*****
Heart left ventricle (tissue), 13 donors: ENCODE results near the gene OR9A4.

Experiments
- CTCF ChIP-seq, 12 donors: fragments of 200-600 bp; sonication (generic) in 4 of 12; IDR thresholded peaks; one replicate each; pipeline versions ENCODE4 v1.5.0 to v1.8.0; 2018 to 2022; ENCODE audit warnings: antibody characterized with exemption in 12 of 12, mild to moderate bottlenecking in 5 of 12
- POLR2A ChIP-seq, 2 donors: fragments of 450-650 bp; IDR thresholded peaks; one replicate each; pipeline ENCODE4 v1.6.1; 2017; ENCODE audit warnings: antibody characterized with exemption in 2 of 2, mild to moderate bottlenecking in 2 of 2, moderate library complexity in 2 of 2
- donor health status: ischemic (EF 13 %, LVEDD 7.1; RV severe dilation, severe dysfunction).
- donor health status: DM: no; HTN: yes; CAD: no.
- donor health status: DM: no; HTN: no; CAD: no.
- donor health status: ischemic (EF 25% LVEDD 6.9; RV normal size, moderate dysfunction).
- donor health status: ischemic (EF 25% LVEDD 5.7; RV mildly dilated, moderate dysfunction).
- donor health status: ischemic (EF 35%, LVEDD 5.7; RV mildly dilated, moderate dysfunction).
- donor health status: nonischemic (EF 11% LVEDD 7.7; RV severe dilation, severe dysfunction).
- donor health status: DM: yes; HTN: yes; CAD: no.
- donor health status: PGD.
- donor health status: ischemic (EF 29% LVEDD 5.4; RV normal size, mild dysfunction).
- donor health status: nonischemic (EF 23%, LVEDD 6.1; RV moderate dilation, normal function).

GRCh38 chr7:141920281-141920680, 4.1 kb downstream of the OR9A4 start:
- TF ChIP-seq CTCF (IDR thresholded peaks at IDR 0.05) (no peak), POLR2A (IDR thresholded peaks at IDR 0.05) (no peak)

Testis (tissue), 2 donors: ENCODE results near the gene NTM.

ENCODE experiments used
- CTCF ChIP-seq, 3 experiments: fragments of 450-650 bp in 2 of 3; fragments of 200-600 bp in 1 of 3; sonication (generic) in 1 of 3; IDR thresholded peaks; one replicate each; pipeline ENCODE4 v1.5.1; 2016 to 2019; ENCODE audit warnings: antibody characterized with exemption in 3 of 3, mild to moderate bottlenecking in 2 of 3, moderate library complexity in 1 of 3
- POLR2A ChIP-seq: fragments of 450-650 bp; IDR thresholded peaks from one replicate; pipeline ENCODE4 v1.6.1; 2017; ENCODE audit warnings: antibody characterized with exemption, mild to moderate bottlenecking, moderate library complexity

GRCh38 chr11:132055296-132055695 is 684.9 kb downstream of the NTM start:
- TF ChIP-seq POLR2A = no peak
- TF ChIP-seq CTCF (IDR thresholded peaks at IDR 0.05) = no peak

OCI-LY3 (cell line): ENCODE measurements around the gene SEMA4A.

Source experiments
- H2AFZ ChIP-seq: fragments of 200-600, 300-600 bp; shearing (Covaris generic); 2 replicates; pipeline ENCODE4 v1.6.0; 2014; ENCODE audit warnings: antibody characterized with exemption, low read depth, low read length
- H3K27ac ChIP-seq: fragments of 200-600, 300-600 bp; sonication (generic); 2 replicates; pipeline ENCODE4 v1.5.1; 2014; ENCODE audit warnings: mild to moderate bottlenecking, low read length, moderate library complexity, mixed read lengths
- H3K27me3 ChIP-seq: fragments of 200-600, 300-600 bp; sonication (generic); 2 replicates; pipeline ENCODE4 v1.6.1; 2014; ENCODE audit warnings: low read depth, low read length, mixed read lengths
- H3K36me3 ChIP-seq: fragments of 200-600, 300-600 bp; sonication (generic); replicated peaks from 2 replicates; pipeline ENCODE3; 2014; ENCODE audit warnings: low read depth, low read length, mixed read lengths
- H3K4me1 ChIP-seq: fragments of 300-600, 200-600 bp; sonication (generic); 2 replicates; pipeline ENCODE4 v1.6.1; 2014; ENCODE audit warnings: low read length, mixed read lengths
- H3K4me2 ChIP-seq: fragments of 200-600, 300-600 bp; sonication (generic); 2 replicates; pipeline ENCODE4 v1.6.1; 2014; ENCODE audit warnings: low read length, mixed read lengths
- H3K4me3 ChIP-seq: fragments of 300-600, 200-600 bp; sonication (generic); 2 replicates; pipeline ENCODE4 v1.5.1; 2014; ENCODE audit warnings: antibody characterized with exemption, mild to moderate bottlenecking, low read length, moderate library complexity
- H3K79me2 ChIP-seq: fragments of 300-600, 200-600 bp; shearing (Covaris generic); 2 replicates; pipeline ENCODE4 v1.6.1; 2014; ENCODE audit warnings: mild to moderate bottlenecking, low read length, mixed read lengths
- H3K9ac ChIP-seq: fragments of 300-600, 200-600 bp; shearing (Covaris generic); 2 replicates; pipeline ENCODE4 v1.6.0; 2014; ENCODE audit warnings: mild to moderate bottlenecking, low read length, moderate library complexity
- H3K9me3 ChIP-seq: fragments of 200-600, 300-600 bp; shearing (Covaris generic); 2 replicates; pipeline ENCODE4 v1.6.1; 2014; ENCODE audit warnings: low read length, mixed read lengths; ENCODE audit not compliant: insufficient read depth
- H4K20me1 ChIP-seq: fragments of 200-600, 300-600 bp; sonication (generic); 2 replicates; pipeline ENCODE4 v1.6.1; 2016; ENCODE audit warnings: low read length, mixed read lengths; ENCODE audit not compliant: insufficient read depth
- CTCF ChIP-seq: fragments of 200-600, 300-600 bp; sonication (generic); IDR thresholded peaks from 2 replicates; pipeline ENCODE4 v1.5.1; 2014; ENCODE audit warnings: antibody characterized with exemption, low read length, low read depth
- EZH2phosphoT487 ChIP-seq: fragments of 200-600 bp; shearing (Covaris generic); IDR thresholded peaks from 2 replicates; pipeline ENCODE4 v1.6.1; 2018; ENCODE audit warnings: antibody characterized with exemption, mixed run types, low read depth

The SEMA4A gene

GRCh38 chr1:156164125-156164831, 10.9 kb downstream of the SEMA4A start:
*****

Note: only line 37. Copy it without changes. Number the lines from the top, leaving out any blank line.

- H4K20me1 ChIP-seq: fragments of 200-600, 300-600 bp; sonication (generic); 2 replicates; pipeline ENCODE4 v1.6.1; 2016; ENCODE audit warnings: low read length, mixed read lengths; ENCODE audit not compliant: insufficient read depth